When we think of Genghis Khan here in the West, the initial association falls somewhere along the lines of early world conqueror and merciless warmonger. The foreign-language Oscar nominee "Mongol" does its part to soften the man's image -- even if it's not exactly accurate.
Directed by Russian filmmaker Sergei Bodrov (who also wrote the script with Arif Aliyev), the film, the first in a planned trilogy, focuses on the leader's early years, presented in classic epic movie style with plenty of lush landscape shots and breathtaking battle sequences.
Our young hero Temudgin's childhood sets the stage for a lifetime of battle. He picks his bride at age 9, but is soon separated from her. He watches his father, the leader at the time, die. Everybody betrays him.
He spends an unspecified period with his upper body in wooden stocks. It occurs to him after some seasons to use the wood to beat the tar out of his guard and use his legs to run far away. Then he must find his bride.
Few things are as important to the young warrior as the relationship he has with his must trusted ally, his wife Borte. She is kidnapped more than once, and his unwavering loyalty to her -- despite the fact that she bears children by other men who take advantage of her -- paints a sensitive and endearing portrait of the leader.
He is fair to his warriors and shares the wealth of plunder equally among them. Yet betrayals by his blood brother Jamukha (played with panache by Honglei Sun) lead to more bloodshed and Temudgin's eventual realization that strict law and order is the only way to govern and protect the future for his own children and the Mongolian people.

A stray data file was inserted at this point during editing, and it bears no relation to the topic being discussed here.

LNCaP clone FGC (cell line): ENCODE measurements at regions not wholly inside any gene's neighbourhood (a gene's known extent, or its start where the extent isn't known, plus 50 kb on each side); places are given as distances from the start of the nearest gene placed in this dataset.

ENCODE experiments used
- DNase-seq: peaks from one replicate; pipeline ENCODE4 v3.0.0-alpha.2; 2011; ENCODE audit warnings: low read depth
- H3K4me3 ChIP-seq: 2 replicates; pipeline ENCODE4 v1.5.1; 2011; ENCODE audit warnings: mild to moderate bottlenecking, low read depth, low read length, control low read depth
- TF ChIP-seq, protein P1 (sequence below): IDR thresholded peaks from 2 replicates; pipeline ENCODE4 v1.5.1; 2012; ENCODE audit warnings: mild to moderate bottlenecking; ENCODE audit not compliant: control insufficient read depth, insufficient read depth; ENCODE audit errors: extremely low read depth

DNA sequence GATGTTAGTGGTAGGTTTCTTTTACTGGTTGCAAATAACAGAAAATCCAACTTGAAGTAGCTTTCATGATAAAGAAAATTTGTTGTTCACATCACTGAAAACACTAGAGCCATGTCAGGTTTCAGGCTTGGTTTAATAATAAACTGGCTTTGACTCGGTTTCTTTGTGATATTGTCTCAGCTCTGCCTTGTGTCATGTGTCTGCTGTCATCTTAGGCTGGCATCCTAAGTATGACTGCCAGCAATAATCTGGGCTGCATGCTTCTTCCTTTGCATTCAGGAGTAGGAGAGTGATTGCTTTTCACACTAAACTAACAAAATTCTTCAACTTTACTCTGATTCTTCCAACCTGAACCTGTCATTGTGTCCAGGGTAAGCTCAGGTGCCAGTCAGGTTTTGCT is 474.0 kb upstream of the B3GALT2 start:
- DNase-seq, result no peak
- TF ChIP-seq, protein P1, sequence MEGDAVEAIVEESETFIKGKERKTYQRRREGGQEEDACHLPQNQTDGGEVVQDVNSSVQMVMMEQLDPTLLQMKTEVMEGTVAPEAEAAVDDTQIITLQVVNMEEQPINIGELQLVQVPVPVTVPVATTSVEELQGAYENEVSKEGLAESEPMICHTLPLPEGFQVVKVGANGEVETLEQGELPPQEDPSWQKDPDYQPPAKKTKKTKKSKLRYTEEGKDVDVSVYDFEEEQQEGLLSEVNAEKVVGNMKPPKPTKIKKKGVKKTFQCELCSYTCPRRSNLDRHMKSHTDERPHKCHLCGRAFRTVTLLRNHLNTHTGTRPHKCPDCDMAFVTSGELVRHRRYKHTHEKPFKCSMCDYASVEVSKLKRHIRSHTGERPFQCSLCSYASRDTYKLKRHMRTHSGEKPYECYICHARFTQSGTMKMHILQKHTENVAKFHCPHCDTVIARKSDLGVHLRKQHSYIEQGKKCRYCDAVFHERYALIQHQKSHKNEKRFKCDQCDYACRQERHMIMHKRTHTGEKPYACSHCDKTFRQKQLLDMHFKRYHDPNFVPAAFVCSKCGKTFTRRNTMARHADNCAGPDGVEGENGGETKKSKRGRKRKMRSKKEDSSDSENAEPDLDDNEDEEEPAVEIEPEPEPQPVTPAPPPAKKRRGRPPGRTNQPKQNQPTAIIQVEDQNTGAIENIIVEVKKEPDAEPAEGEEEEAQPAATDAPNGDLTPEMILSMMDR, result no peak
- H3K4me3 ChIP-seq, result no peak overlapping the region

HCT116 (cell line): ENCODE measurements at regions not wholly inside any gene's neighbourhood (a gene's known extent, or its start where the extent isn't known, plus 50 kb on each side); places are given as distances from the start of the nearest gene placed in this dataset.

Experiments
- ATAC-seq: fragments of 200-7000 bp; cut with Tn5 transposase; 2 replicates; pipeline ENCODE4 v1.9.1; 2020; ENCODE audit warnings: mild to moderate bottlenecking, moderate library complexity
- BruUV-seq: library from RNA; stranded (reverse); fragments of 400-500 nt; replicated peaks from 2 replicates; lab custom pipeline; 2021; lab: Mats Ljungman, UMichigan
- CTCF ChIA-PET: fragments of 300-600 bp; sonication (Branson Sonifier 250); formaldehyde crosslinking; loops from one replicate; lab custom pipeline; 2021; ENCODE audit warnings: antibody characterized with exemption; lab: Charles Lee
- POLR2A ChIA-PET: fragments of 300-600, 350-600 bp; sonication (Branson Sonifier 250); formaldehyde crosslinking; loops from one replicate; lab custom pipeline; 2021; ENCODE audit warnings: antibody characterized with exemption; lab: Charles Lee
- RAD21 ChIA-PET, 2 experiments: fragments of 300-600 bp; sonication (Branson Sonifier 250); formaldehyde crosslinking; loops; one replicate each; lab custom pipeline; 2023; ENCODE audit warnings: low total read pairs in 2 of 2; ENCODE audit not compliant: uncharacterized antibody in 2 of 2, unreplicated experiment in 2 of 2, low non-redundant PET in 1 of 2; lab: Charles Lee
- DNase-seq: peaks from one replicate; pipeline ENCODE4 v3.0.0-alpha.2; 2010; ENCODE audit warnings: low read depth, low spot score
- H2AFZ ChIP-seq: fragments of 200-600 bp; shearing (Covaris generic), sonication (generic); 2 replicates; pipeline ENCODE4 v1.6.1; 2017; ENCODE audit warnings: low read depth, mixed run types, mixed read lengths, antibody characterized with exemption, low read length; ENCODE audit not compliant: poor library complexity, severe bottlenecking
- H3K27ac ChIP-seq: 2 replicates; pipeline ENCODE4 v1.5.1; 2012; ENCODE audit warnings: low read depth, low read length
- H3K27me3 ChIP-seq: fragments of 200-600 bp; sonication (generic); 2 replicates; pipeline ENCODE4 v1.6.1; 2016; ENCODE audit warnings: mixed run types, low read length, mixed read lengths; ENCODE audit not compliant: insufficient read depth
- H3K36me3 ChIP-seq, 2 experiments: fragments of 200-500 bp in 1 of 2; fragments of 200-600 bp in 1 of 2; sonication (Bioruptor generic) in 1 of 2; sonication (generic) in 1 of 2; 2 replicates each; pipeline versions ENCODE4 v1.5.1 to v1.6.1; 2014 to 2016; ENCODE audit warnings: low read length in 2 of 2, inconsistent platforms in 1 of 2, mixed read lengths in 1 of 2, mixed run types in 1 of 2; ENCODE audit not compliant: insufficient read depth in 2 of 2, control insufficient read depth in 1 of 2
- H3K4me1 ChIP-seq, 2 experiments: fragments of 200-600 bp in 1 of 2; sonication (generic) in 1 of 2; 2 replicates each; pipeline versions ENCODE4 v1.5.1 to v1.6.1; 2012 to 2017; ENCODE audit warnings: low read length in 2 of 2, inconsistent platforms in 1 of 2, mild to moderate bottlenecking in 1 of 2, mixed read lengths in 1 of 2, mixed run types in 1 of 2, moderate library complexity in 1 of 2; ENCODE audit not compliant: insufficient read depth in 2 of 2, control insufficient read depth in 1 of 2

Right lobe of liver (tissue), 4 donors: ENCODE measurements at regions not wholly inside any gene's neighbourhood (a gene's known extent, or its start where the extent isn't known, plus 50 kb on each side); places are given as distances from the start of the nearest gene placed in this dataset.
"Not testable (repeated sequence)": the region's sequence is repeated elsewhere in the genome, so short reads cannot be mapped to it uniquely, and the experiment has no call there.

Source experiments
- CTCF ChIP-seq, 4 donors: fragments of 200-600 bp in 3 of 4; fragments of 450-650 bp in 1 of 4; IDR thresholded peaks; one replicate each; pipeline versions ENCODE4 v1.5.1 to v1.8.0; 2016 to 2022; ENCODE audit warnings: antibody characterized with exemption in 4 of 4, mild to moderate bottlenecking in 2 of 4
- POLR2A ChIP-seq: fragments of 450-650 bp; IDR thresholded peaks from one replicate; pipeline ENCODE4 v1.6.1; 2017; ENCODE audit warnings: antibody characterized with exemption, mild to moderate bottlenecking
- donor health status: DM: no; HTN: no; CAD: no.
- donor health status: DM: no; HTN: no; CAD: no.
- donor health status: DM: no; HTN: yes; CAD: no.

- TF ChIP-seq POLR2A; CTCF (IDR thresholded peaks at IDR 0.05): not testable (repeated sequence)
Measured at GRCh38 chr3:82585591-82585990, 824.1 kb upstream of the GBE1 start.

The movie goes all the way to the eve of his world conquest in 1206, when he actually becomes Genghis Khan, though it hops, skips and jumps through many decades in between.
With no over-the-top digital effects, the movie may remind you of "Braveheart." Odnyam Odsuren is excellent as the young Temudgin, navigating expertly through comical scenes of early courtship while sagely accepting responsibility for his family at age 9 when his father dies.
Japanese actor Tadanobu Asano plays our charismatic grown hero, and scenes between him and Sun are sharp and well acted.
"Mongol" is a romantic, violent film shot in some of the most beautiful and remote areas of Kazakhstan and Inner Mongolia. The film spends two hours portraying the human side of Genghis Khan, which may be disappointing to some.
Perhaps the other two movies to come, which still have plenty of material to cover, will explain just how and when Khan got to be a little less nice.